More than just a convenient data connection: EDI as an economic factor
B&R Industrial Automation is the global center for machine and factory automation in the ABB Group. Accordingly, the company develops the best solutions, from the product idea to implementation and after-sales. Following this claim, they have also automated their own business processes highly efficiently with DIG!
"We deal with a lot of orders every year," says Karl Aumayr, Head of IS Business Solutions, describing the situation. "This involves customers and suppliers of all sizes. In total, this involves around a quarter of a million documents, because we process all business documents right down to the invoice. Manually, this would mean an enormous amount of work, which we save with EDI." However, data exchange is not a one-way street for B&R: "EDI is also a timely offer to large customers and suppliers who actively demand it." And not without reason, because, "It's in the interaction that the true scope of this technology - and its potential for business - becomes apparent."
Short lead time improves overall performance
The duration from receipt of the order to delivery of the goods is crucial: "Manual processing of the order response can sometimes cost two to three days. If this is done within minutes instead, this has an extremely positive impact on our production planning and ultimately also enables faster order confirmation or announcement of the delivery date to our customers. This brings more predictability for everyone." B&R uses SAP at the ERP level, where the EDI connection makes the entire procurement process more efficient: "The orders go directly to the supplier, and the incoming order confirmations are matched fully automatically and transferred to the system. The same happens later with the electronic delivery bills." EDI thus occupies a central position in business automation.
Profitability is a question of the business case
Whether an EDI connection makes economic sense is examined on a case-by-case basis, explains Aumayr: "The number of orders per year is certainly an important factor, and the effort only pays off when the cooperation reaches a certain level. But other aspects also play a role." These include, for example, the qualitative aspect: "EDI rules out manual errors 100%. So, it can make a lot of sense to connect even smaller suppliers for the sake of the big picture." After all, B&R benefits from every automatically processed document. "In any case, the fact is that EDI makes a significant contribution to efficient and thus time-saving processing of business documents." In order to integrate even very small partners or customers into the electronic data flow, DIG also offers other options for transmission: Excel or text files received by mail can also be sent from B&R to the platform. "There, they are then translated into our desired format so that they can be seamlessly transferred into our workflow."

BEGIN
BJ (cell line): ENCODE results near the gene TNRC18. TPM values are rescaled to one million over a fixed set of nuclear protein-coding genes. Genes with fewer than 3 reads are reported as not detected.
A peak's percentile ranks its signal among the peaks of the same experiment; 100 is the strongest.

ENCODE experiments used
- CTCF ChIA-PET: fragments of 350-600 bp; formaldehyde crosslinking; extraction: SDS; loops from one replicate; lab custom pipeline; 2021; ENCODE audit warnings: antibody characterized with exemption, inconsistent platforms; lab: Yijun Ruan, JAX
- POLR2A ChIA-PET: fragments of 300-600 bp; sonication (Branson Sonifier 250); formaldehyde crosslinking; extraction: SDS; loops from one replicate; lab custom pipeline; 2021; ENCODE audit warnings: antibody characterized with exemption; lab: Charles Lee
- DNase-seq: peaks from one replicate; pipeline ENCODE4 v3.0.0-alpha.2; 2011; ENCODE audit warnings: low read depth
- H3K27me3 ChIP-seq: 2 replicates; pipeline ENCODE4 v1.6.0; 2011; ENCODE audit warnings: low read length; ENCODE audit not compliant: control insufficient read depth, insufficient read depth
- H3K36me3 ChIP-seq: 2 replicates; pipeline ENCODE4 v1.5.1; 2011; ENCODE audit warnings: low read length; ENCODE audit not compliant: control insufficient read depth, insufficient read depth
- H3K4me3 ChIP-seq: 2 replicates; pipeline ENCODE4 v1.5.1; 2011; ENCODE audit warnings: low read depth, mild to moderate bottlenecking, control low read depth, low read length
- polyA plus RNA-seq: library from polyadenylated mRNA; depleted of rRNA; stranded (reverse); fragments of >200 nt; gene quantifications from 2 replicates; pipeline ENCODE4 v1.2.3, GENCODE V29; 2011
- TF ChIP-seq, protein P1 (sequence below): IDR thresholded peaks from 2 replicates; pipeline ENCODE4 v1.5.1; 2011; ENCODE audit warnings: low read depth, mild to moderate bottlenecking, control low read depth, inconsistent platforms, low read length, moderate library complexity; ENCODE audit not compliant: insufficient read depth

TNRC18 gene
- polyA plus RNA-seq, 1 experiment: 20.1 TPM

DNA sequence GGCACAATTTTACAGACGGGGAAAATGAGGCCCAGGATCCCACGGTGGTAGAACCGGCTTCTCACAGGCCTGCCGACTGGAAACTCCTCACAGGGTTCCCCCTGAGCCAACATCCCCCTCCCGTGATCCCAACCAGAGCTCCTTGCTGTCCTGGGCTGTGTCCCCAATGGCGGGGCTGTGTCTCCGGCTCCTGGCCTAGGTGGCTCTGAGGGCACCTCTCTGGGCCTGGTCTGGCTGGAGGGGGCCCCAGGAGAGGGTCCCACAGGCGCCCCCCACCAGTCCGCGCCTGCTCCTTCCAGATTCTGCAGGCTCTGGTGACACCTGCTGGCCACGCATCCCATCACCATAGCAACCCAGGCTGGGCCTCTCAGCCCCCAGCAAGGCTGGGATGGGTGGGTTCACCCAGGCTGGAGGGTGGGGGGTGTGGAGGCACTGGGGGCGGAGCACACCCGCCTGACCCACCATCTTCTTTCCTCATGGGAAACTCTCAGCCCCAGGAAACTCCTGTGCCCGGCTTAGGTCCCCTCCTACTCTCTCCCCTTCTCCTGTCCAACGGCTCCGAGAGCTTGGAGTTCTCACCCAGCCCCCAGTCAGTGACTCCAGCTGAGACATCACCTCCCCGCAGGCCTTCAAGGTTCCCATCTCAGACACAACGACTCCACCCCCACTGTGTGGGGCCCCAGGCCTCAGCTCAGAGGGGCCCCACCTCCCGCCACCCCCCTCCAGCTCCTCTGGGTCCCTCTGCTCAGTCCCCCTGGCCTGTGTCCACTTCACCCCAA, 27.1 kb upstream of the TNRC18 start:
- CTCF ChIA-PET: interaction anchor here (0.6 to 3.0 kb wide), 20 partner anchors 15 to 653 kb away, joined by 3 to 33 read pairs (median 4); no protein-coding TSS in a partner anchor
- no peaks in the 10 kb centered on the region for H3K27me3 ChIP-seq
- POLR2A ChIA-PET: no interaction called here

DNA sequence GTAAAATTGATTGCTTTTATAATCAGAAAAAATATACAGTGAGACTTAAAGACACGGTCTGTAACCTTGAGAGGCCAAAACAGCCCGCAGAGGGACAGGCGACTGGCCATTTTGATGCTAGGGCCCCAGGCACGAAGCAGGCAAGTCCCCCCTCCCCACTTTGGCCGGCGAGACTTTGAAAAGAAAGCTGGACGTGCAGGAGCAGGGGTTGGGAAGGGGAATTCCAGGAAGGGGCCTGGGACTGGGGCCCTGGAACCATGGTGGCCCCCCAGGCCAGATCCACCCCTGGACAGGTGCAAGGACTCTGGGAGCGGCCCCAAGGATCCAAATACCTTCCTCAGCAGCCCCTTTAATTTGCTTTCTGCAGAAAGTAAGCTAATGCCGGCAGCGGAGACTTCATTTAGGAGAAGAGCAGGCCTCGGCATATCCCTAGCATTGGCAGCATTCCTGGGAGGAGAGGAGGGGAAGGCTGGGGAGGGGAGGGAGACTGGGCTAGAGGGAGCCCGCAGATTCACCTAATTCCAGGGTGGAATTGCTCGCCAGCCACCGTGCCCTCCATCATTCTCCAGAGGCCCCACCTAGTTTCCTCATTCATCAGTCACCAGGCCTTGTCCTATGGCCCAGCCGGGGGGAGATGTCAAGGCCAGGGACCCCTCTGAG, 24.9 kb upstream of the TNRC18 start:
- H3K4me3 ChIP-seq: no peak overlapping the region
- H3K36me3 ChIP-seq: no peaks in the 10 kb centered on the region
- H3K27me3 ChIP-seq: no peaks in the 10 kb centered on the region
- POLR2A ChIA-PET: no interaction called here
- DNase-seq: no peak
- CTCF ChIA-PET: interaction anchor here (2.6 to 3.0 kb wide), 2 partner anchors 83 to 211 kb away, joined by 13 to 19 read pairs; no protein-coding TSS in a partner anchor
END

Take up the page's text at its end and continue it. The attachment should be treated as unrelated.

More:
No own EDI department necessary
All incoming files are translated into the desired target formats via the DIG platform so that they can be easily processed by the ERP systems of the international subsidiaries. "We take care of the prerequisites for this data exchange at the headquarters in Austria," says Aumayr, outlining the process and highlighting the interaction with DIG: "For the EDI connections, we have installed a standard processing system to handle the mapping efficiently. By knowing which fields are available and how we communicate with the professionals at DIG, this runs very smoothly." Right from the start, connections are thus implemented within a few weeks - even internationally. Almost 20 different formats are used in the process. "Once you've handled all the usual ones, it's no longer a big challenge; new formats are rarely added.
Benefits of EDI depending on the business model
"The extent to which EDI can support our processes also depends on the intended use of the ordered material," introduces Aumayr, referring to the differences between anonymous make-to-stock production or individual make-to-order production. "In the latter case, the direct 1:1 reference of all documents brings striking advantages." Overall, faster exchange of information holds potential for the entire economy, but always depends on the respective business model of the companies: "The benefits of EDI are certainly greater in the series business than in the project business. EDI also definitely brings benefits in areas that act according to the first-come-first-served principle." Likewise, the classification of a delivery as urgent and important influences the importance of fast data exchange. At B&R, in any case, with its automated generation of orders based on production planning, the benefits extend to confirming deadlines to customers.